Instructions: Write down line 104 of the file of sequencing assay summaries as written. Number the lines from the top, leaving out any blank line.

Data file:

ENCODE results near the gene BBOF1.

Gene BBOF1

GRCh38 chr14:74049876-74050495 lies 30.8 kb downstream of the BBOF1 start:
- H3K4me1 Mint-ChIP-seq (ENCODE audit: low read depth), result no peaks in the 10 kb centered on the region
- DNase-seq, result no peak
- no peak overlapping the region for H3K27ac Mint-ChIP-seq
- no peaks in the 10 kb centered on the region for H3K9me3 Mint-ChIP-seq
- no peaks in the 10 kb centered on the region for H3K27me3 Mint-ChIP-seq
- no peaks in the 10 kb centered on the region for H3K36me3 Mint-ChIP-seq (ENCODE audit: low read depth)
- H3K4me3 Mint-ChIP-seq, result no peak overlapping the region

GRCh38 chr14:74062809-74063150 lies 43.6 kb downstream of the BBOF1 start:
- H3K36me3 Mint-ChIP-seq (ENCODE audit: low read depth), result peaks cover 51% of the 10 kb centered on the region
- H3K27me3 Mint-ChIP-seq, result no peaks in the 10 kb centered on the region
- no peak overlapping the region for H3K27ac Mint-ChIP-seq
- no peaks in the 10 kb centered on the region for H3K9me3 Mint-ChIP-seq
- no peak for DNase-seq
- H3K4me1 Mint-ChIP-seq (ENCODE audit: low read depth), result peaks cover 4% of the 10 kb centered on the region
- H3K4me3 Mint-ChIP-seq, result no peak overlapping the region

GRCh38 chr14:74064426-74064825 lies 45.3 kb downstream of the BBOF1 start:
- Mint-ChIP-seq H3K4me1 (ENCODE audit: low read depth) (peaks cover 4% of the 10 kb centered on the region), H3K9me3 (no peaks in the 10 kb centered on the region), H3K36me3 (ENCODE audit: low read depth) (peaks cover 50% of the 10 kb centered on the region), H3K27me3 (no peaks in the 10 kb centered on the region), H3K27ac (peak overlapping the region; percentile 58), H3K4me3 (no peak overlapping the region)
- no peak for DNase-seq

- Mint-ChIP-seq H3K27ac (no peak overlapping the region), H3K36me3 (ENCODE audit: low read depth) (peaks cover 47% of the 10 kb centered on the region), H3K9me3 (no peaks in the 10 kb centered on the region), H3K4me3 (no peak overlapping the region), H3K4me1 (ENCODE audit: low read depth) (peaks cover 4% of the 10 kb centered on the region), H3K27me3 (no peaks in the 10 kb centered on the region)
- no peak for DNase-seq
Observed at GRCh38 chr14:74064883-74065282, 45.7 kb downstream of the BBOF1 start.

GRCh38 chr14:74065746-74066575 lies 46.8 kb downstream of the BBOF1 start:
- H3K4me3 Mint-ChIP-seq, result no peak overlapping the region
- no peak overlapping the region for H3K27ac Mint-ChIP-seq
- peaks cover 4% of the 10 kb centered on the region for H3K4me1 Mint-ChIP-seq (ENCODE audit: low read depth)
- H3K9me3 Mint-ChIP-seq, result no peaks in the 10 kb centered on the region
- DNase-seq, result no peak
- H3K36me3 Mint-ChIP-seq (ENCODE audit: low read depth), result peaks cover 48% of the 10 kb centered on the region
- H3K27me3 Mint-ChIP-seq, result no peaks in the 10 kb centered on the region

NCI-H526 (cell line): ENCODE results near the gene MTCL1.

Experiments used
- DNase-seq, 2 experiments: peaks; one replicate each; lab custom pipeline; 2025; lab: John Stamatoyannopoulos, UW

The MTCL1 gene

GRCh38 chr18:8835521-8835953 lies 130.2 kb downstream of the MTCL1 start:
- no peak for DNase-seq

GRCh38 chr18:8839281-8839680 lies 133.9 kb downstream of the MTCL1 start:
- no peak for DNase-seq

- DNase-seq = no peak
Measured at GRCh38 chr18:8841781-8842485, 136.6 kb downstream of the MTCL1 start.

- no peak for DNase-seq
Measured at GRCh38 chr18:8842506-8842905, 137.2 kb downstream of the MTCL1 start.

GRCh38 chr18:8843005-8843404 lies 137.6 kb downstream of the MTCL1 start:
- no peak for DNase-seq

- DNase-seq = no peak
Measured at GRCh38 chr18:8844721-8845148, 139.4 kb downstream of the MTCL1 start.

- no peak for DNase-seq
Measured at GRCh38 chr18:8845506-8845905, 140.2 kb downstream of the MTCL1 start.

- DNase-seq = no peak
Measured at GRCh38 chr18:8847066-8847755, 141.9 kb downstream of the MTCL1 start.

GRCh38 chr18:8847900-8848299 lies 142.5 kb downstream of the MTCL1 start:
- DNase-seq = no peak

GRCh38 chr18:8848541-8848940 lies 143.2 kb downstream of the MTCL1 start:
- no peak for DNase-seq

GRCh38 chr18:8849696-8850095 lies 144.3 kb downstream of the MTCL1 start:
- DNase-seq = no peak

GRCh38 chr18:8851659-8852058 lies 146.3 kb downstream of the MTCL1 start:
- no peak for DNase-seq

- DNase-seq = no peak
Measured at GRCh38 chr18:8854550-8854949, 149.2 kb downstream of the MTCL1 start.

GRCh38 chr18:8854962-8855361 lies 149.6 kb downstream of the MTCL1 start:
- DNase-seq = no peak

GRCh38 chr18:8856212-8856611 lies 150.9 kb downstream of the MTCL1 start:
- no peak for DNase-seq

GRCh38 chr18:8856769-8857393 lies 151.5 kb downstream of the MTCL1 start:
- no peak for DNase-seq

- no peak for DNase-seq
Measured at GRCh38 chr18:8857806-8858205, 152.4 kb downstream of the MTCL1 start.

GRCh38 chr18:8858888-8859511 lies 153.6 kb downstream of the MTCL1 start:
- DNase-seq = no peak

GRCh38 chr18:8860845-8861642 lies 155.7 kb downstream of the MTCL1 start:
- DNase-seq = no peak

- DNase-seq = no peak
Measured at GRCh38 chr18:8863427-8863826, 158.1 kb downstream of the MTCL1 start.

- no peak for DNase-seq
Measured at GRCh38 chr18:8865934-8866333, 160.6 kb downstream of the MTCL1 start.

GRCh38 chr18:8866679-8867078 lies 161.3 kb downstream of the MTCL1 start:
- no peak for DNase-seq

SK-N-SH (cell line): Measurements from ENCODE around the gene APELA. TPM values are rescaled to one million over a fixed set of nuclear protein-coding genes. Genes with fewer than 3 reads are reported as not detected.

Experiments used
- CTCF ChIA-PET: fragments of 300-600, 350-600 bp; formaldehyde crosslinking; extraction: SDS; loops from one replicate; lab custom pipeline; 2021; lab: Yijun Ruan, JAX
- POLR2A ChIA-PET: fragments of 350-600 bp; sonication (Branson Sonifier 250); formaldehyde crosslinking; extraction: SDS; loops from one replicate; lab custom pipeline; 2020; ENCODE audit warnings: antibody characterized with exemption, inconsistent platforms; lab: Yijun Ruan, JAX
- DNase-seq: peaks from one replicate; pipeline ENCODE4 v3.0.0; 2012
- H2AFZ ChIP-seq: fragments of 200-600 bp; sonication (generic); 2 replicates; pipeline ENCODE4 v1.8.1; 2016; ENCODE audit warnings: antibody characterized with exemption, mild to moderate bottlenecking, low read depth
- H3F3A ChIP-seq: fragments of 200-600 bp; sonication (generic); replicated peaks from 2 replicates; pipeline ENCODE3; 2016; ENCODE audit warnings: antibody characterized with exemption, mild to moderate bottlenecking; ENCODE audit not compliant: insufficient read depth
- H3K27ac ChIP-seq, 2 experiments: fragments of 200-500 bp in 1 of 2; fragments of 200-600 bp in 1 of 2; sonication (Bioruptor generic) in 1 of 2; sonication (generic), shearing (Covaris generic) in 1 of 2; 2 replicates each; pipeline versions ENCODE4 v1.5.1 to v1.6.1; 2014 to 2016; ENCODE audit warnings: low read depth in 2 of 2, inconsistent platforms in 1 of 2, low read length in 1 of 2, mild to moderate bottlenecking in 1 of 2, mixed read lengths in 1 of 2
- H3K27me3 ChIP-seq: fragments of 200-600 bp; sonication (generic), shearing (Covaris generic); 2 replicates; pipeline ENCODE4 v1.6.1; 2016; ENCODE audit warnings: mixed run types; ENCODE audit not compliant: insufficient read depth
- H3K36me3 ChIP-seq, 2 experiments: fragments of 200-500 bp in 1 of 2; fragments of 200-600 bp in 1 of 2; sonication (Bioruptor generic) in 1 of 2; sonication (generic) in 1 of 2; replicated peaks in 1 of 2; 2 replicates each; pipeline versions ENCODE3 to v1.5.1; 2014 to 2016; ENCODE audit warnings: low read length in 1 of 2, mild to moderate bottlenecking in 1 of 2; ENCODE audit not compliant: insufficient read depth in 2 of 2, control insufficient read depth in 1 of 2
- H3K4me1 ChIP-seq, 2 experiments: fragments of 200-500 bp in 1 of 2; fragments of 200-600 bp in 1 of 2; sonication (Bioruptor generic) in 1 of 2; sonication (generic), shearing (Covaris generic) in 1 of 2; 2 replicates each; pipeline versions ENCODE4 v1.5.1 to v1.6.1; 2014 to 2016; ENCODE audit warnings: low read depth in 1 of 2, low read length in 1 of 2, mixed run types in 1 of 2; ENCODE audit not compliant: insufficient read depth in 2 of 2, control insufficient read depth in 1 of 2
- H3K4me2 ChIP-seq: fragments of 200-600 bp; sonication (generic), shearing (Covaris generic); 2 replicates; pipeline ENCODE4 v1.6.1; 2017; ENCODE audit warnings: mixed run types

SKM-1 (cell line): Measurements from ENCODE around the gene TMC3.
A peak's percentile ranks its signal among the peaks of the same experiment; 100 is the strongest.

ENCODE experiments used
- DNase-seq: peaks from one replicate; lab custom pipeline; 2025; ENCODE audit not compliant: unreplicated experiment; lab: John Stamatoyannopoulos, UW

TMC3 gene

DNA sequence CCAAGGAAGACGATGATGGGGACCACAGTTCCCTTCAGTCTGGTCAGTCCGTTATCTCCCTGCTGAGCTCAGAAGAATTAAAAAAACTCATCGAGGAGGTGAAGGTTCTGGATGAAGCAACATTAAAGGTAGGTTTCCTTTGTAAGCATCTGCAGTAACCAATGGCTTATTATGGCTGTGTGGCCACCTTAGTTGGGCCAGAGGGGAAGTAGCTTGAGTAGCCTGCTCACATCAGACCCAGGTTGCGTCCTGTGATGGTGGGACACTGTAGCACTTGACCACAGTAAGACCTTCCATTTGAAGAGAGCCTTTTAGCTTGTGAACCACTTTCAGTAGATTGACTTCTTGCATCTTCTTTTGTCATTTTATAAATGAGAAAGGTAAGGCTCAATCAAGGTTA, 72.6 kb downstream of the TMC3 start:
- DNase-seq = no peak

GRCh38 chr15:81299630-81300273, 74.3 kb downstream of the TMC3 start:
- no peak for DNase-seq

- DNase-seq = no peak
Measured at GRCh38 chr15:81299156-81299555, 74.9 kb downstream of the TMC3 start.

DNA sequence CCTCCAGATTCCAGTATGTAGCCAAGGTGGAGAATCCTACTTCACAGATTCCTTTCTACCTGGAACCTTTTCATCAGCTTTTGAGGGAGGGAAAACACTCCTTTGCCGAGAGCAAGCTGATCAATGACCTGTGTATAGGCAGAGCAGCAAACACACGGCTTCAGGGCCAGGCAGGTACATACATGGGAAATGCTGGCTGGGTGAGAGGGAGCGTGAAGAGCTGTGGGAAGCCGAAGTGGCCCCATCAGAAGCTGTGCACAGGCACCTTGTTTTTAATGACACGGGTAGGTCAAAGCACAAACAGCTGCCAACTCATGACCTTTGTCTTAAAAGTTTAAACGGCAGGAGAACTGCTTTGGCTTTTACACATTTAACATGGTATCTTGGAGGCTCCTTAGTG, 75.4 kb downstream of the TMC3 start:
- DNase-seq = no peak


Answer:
DNA sequence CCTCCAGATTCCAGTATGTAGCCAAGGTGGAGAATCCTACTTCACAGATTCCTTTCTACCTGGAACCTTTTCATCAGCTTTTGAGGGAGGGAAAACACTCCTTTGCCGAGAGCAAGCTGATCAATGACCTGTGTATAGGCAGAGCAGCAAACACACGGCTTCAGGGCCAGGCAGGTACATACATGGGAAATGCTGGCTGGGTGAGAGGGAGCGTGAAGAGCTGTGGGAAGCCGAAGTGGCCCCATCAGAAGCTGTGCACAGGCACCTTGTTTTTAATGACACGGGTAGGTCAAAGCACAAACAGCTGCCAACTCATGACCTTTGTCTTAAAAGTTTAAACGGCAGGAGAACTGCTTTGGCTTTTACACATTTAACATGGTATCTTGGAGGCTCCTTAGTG, 75.4 kb downstream of the TMC3 start: